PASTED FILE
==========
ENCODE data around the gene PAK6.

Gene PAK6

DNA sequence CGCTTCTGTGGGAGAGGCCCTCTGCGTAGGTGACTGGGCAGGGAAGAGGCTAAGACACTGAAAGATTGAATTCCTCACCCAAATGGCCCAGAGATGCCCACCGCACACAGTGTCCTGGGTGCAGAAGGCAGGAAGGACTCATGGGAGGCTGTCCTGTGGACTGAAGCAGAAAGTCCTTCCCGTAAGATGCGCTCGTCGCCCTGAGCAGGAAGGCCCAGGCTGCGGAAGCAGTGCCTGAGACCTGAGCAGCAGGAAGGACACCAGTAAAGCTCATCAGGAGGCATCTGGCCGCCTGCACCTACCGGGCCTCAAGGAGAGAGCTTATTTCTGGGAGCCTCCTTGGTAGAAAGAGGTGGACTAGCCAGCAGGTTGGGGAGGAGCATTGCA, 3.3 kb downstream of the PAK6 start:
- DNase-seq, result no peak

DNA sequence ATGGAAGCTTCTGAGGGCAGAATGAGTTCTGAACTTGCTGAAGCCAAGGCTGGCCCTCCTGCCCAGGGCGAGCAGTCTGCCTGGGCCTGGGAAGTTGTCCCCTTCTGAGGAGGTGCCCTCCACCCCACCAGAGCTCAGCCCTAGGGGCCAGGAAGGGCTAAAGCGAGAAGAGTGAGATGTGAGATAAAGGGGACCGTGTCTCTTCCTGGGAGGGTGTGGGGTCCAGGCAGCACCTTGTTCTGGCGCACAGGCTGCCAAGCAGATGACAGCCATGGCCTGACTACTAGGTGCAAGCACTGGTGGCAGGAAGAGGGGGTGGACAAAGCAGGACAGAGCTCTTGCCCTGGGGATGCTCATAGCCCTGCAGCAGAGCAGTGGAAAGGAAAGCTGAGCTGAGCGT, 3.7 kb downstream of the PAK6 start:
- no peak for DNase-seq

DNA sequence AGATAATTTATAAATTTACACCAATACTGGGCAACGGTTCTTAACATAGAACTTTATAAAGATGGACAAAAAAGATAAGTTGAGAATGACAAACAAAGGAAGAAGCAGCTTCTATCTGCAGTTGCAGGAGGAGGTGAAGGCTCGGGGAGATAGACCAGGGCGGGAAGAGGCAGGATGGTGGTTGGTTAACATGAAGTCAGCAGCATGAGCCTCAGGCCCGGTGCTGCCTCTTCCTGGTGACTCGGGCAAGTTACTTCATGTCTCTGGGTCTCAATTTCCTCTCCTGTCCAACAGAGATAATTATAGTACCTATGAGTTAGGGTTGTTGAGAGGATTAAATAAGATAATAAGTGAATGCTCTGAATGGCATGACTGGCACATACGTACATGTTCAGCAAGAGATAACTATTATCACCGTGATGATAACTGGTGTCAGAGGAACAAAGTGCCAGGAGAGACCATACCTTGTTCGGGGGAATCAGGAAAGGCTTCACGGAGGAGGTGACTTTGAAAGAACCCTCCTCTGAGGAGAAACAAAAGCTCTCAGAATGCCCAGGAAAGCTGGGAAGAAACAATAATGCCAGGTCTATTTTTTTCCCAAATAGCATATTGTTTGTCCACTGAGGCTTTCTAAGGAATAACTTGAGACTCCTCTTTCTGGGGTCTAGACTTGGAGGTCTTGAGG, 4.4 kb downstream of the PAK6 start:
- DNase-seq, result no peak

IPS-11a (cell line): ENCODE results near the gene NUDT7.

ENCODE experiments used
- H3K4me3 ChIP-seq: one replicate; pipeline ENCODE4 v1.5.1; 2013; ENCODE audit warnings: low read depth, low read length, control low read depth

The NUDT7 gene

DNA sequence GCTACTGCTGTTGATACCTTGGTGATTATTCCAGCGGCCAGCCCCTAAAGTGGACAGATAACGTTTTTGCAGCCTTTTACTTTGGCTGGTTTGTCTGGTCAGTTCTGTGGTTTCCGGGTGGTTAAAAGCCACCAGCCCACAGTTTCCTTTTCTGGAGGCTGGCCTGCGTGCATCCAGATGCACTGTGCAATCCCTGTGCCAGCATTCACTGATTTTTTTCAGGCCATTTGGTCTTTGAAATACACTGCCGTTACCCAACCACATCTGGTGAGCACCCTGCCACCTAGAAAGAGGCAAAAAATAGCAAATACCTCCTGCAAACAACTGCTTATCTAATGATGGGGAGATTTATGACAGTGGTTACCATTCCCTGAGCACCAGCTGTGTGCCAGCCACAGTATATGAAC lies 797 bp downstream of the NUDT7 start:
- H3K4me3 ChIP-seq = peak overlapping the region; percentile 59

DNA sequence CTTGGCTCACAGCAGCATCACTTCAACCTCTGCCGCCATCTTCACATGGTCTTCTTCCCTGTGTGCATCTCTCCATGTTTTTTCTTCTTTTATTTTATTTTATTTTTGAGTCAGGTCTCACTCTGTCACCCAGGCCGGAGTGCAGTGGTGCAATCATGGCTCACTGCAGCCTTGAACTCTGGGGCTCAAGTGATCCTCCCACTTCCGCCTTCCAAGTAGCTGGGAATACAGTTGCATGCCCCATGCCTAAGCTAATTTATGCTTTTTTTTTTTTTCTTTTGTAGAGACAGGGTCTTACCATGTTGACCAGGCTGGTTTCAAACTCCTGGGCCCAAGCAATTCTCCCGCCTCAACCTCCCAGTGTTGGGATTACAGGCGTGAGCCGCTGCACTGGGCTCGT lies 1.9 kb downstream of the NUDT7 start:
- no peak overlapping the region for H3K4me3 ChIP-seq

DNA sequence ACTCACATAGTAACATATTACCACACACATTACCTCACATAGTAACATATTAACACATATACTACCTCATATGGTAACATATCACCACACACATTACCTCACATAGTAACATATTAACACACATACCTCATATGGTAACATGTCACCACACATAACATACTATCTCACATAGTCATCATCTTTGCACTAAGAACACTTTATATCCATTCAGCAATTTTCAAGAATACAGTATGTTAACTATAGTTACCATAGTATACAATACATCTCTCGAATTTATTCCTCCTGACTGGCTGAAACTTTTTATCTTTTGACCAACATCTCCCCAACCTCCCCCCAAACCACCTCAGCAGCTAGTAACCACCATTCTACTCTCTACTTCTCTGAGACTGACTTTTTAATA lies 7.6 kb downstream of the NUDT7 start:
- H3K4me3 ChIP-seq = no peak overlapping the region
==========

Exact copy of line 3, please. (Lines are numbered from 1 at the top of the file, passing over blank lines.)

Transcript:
DNA sequence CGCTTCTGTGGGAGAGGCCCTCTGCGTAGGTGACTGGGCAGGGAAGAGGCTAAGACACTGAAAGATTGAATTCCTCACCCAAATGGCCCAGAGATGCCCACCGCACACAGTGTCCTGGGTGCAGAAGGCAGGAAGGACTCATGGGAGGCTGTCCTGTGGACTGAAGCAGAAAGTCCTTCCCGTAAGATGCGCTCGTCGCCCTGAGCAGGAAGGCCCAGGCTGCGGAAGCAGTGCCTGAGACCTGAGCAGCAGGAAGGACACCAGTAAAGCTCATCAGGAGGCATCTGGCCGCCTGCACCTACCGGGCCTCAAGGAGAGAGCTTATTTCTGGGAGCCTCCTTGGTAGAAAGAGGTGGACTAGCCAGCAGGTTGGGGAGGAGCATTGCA, 3.3 kb downstream of the PAK6 start: